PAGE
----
However, can this form of news media ever really replace the news? It is, perhaps, a matter of opinion. Younger readers of this blog might think that it will since the younger generations are often amongst the first to embrace such a change. Whilst many people still find the simple pleasure of reading an actual newspaper to be a fundamental part of their day. However, in a world where ‘supply and demand’ is the order of the day, why would you choose to read a newspaper which is reporting on events some time after they happen, when you can log on to Twitter or Facebook as watch them unfold online?

It is this question which hints at the fact that social media may well overtake more traditional news media. When the entire purpose of the news is to update the world on current affairs, how can newspapers and TV news crews hope to keep up in a world where everyone has a camera in their pockets along with the ability to post those photos and comments worldwide in a matter of moments? Perhaps social media won’t replace it entirely though; if the more traditional media can adapt and evolve with the demands of their audience then perhaps they will survive yet. The news, like everything in this world, needs to be immediate and current in a way that editing processes cannot keep up with. In the future, we may well find ourselves relying on social media for these timely updates.

Death of The Social Messaging Acronym

MSN Messenger

Now, we all remember the acronym BRB. It’s one of the more polite abbreviations in the world of social messaging; respectfully letting the person you’re chatting to know that you’ll be momentarily taking time out of communication to do something else.

Why we’re bringing this nostalgic nod to the past to your attention in this blog is because – it is with deep regret and sadness to inform you – that BRB tragically passed away some time in 2014.

The grammar police are still investigating when exactly this occurred, all we can tell you at this point is that it was sudden and nobody really noticed it happened.

At this point in the story you may very well be thinking, “oh, how sad that BRB was faced with extinction and nobody even batted an eyelid” – and you’ll be right in thinking that.

After all, there are well-protected enclosures for this kind of thing these days. Couldn’t it roam free with the likes of those white rhino’s that still won’t mate even after getting pumped full testosterone and those sad looking pandas who know the end is nigh?

Well, why nobody really noticed the death of this plucky little abbreviation was because nobody – and we mean nobody – left their smartphones for long enough in 2014 to actually use the expression; Be Right Back.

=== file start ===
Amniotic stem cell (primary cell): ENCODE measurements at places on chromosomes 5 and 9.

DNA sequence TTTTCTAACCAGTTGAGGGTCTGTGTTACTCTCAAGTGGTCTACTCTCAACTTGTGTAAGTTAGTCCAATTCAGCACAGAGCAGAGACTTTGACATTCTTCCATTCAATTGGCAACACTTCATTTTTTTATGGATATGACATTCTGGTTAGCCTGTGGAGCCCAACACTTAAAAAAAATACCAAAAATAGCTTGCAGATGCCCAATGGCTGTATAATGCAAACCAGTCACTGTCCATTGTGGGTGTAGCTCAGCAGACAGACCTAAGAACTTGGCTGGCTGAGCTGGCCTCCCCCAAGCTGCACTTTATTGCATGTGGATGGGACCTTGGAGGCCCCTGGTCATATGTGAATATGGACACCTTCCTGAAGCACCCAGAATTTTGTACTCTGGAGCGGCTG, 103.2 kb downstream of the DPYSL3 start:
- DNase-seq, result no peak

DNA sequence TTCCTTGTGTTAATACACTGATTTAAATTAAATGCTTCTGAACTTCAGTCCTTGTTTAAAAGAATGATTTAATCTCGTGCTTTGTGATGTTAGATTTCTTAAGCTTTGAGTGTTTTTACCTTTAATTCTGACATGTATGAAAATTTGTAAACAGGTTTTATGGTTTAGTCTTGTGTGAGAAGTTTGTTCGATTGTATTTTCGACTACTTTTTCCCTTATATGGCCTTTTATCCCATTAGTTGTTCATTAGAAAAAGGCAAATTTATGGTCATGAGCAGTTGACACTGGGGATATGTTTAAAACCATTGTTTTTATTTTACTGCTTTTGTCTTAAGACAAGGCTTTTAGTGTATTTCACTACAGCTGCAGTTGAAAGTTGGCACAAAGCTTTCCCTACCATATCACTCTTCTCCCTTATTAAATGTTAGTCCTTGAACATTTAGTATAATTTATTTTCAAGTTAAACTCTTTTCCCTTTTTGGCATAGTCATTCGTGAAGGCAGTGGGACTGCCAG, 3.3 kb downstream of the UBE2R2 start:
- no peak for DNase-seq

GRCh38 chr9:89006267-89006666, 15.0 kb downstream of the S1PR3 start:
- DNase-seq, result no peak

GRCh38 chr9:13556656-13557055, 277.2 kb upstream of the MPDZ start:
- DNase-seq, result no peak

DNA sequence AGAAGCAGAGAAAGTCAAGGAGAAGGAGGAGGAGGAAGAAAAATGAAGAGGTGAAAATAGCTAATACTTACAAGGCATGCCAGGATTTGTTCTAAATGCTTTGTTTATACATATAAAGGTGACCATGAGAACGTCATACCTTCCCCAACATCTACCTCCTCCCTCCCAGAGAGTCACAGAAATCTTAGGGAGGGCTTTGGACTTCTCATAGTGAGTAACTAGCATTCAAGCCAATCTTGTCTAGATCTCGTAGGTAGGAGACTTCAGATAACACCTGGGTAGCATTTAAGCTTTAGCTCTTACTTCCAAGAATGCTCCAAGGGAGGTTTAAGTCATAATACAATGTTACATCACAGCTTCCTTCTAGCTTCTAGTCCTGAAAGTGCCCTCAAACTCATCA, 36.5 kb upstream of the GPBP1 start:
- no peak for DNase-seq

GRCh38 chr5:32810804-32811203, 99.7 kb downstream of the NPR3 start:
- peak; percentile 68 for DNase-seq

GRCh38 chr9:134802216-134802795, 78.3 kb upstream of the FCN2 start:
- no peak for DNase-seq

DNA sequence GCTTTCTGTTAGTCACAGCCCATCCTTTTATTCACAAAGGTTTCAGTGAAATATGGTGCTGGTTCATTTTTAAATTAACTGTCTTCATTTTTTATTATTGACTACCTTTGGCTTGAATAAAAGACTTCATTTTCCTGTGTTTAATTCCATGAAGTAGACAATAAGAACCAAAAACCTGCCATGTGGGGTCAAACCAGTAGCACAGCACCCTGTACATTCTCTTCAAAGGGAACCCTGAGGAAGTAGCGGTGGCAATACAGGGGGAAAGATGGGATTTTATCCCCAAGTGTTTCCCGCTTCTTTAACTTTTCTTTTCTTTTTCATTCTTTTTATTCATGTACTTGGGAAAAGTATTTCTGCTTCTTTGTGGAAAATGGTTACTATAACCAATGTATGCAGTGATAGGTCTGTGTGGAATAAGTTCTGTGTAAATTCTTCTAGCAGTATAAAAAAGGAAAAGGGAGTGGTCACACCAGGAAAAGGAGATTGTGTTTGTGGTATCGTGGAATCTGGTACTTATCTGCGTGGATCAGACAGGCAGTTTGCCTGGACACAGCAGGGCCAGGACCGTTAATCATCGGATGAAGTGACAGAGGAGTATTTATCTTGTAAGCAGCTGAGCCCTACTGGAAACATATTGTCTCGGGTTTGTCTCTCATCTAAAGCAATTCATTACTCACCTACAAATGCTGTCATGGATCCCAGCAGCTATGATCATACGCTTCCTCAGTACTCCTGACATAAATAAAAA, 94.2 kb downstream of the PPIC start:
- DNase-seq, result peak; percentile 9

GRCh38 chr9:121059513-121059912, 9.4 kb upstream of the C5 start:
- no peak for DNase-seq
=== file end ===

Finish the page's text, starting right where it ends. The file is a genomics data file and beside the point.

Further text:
Gone are the days of popping to the shop and leaving your phone behind. Gone are the days of even going to the loo and leaving your phone on the sofa.

Last year was without doubt the year that mobile popularity went in to overdrive. We’re talking big mobile data, cloud storage, collaboration, crowdsourcing, sharing and marketing on an unprecedented level never seen before.

Mobile is no longer just a gadget; it’s a state of mind, man. An extension of us in which we feel desperate, paralysed and incomplete without.

Part of the reason for this smartphone addiction stems from thinking that we feel we may miss out on something incredibly important in the brief time we’re away from our prized possessions. Subsequently, BRB no longer has a place in our digital jargon because we no longer go anywhere without our phones attached to us.

Despite this, and despite the sad passing of one of our favourite three letter acronyms, the world is remaining stoic. However, some are longing for the return of BRB because they feel the world is a more unstable place without it.

Dawn, an office worker from Slough said, “I wish BRB was still with us and we could return to a time where it wasn’t so important to have my smartphone with me at every waking moment.”

Tim, who works in the same office, echoed Dawn commenting, “It’s sending me crazy man. Sometimes I could’ve sworn my phone vibrated in my pocket, then when I take it out, nobody has text me. I just wish I didn’t have my smartphone on me at all times. But then if somebody needs me in a Who Wants To Be A Millionaire type scenario, there’s no way I’m missing that call.”

It remains to be seen whether BRB will be resurrected. What is for sure is that with users compulsively checking their phones on average 150 times in a single day, social messaging doesn’t wait for anybody any more.

Photo Source: By David Villarreal Fernández (Fiat Bravo) [CC BY-SA 2.0], via Wikimedia Commons

Tinder Acquires Tappy For $10 Million

Tinder

You may well be familiar with Tinder, even if you don’t like to publicly admit it. It’s the social matchmaking mobile app that allows its users to set a specific radius and have the option to match with anybody within that distance. Tappy on the other hand, you may not have heard of…..until now that is.